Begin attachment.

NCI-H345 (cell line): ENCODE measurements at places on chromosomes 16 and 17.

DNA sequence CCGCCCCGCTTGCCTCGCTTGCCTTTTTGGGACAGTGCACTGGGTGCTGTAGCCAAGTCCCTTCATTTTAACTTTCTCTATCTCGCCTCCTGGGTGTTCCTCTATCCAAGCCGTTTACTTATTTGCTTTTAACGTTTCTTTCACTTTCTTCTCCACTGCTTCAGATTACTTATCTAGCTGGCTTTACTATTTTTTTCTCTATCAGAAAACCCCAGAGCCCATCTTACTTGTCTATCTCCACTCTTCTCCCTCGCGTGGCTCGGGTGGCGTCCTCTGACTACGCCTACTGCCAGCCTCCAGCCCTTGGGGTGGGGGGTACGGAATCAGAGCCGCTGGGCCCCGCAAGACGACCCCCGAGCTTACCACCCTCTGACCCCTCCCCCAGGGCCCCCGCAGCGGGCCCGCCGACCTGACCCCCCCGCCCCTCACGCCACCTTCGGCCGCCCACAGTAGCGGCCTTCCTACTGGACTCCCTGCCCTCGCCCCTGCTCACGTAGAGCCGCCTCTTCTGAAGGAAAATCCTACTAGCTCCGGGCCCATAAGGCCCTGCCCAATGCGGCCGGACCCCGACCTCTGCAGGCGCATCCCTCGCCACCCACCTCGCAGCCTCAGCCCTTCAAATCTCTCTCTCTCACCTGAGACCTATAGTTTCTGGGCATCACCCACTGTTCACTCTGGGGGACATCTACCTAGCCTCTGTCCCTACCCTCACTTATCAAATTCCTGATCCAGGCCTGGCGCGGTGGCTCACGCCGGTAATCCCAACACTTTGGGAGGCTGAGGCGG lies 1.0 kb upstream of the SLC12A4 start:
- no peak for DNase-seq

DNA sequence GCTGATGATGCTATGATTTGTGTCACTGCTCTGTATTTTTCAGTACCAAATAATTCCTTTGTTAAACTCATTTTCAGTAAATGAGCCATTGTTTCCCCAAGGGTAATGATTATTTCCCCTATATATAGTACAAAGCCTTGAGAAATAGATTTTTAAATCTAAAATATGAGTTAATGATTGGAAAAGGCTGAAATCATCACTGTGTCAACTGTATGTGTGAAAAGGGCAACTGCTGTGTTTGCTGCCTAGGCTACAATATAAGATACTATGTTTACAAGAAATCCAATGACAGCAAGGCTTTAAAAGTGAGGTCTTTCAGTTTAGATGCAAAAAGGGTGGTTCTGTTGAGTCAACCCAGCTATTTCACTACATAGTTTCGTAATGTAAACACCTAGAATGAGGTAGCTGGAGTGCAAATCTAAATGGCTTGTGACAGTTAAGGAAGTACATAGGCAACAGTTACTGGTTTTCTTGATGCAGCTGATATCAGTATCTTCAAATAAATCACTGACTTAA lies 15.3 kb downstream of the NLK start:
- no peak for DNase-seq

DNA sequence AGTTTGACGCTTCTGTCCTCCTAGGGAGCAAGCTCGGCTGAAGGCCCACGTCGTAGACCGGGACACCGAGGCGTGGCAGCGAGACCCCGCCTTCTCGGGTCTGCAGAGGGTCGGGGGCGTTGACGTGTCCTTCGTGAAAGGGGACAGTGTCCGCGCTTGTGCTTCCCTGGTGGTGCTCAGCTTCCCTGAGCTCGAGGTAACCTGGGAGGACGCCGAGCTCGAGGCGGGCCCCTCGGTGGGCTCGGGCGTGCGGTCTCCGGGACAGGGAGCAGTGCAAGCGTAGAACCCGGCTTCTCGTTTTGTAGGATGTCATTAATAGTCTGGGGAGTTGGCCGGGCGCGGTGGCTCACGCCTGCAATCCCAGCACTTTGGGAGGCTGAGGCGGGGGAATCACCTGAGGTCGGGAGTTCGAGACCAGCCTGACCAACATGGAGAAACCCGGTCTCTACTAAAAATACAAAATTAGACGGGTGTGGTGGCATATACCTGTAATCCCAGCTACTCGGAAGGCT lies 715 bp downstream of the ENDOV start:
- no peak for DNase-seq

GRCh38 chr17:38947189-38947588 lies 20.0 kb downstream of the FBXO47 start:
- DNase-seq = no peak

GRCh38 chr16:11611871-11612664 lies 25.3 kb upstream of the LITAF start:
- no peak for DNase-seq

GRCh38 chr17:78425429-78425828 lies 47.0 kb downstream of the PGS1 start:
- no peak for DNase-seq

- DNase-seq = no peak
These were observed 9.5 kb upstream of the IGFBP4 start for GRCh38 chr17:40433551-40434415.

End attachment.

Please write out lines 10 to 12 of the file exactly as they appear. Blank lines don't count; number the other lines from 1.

GRCh38 chr16:11611871-11612664 lies 25.3 kb upstream of the LITAF start:
- no peak for DNase-seq

GRCh38 chr17:78425429-78425828 lies 47.0 kb downstream of the PGS1 start: